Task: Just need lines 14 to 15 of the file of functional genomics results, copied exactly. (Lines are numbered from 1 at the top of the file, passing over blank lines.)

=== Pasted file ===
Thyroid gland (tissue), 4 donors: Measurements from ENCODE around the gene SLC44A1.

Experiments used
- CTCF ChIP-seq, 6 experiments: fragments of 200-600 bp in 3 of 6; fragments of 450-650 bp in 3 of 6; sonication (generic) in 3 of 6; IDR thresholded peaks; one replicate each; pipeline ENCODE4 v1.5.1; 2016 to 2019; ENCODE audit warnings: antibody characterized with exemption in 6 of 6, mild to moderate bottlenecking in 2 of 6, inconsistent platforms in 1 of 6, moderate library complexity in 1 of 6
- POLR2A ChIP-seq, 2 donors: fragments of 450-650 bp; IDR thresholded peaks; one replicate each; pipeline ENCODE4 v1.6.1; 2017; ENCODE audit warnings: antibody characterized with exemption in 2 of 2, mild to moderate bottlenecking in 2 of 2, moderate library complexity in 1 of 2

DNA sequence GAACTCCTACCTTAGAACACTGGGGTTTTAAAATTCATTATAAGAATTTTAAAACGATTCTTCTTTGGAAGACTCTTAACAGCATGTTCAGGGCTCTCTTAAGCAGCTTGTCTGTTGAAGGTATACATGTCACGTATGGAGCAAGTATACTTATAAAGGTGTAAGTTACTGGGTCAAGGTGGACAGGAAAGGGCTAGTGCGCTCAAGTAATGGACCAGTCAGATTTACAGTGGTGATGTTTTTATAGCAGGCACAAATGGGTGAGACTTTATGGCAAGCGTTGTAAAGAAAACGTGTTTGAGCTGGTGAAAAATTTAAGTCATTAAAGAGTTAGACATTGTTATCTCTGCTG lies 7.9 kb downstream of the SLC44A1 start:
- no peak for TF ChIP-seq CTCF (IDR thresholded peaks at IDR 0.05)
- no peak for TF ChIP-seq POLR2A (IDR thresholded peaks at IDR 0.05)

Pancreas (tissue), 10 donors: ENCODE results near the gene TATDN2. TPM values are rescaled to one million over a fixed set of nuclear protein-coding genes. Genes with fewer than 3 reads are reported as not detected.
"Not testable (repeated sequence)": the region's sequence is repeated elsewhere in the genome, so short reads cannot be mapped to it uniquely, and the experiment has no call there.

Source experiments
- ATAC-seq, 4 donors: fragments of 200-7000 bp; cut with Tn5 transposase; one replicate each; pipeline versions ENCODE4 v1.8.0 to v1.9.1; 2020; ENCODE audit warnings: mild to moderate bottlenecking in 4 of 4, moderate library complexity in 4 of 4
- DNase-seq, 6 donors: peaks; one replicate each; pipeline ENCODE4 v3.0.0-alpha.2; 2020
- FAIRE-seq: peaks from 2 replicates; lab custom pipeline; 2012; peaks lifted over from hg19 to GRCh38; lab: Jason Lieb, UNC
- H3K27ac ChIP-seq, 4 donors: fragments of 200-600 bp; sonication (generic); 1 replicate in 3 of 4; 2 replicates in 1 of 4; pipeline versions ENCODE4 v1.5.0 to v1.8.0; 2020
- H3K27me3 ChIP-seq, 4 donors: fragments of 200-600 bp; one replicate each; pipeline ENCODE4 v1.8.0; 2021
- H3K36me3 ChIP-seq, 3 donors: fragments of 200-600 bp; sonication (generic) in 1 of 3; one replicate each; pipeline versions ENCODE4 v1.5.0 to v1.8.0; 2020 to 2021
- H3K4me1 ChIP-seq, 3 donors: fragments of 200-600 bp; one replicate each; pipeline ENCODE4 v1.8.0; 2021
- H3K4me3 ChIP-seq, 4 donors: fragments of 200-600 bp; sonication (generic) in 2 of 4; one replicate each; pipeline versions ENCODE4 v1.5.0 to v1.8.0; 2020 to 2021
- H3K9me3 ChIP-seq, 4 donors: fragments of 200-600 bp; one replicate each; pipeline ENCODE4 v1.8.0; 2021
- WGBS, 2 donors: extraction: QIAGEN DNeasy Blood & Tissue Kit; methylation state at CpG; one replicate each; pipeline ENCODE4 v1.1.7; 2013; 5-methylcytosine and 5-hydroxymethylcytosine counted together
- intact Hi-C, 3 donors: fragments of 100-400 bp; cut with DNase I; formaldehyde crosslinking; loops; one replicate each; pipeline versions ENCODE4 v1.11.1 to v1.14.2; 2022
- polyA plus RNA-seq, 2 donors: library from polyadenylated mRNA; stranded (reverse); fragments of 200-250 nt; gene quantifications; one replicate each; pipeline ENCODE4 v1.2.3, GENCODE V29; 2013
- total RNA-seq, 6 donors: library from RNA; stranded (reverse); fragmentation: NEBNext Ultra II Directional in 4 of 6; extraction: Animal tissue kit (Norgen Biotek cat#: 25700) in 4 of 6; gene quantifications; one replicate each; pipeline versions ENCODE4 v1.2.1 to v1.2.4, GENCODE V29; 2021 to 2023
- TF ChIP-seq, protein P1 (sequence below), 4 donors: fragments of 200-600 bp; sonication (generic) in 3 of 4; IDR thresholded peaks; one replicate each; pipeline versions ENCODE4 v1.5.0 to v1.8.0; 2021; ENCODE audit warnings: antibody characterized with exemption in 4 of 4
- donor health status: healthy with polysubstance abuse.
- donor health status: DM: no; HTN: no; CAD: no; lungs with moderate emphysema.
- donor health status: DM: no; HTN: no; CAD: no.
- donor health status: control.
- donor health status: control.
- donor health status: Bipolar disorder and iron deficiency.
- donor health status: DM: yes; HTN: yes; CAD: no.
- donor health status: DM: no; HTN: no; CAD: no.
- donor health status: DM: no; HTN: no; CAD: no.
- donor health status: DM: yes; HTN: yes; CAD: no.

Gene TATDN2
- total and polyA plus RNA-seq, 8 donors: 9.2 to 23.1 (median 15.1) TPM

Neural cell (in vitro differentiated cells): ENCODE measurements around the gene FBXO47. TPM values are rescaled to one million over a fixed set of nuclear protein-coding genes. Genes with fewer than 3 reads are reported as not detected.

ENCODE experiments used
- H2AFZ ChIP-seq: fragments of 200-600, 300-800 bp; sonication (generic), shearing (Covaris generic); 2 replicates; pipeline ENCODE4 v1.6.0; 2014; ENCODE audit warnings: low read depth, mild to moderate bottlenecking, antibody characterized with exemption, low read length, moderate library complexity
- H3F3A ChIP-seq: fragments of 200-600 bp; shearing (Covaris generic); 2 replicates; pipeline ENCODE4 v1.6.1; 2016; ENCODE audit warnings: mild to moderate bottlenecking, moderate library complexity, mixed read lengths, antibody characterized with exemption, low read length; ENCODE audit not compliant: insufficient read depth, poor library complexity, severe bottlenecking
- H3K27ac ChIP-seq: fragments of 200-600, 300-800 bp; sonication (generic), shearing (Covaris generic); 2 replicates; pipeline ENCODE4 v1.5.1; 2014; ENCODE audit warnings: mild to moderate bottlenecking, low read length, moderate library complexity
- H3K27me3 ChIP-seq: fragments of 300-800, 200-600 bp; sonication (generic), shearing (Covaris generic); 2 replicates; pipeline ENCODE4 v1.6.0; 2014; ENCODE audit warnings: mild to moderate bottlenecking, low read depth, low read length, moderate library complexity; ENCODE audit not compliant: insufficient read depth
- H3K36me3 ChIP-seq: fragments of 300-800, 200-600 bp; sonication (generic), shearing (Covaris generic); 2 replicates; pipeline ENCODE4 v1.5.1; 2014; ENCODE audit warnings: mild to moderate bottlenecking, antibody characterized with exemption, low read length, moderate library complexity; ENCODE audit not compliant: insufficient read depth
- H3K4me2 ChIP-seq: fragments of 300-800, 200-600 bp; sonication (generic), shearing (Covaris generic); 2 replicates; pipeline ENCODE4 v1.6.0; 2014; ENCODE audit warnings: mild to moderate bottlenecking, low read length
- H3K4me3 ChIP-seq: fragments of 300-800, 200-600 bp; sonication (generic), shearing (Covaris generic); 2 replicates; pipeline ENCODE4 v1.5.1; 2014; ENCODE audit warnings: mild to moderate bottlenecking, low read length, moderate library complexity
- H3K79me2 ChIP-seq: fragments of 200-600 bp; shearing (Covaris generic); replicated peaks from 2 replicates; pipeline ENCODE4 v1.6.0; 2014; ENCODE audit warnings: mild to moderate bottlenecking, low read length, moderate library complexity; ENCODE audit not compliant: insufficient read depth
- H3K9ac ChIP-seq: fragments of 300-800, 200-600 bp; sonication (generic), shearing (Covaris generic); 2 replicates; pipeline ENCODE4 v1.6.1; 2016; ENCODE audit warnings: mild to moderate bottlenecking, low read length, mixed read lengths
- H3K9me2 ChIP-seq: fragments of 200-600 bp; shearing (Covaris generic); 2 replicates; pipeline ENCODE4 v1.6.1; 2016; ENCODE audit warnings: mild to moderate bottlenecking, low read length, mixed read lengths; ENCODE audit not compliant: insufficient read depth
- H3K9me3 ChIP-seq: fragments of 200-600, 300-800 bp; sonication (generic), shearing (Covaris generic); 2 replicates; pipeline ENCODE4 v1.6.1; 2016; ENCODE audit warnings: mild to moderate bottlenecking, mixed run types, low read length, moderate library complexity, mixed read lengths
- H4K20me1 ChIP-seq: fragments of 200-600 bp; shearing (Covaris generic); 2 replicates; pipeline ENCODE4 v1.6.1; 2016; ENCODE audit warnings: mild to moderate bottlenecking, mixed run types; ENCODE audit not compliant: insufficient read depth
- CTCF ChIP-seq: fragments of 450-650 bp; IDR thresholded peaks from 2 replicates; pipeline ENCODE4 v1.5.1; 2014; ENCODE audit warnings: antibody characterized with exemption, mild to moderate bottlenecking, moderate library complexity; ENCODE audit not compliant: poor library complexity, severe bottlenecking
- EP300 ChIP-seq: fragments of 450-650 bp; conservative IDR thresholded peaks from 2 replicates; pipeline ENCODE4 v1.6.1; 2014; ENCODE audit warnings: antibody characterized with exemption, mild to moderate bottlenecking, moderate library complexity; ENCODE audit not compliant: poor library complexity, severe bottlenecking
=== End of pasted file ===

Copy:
- H3K27ac ChIP-seq, 4 donors: fragments of 200-600 bp; sonication (generic); 1 replicate in 3 of 4; 2 replicates in 1 of 4; pipeline versions ENCODE4 v1.5.0 to v1.8.0; 2020
- H3K27me3 ChIP-seq, 4 donors: fragments of 200-600 bp; one replicate each; pipeline ENCODE4 v1.8.0; 2021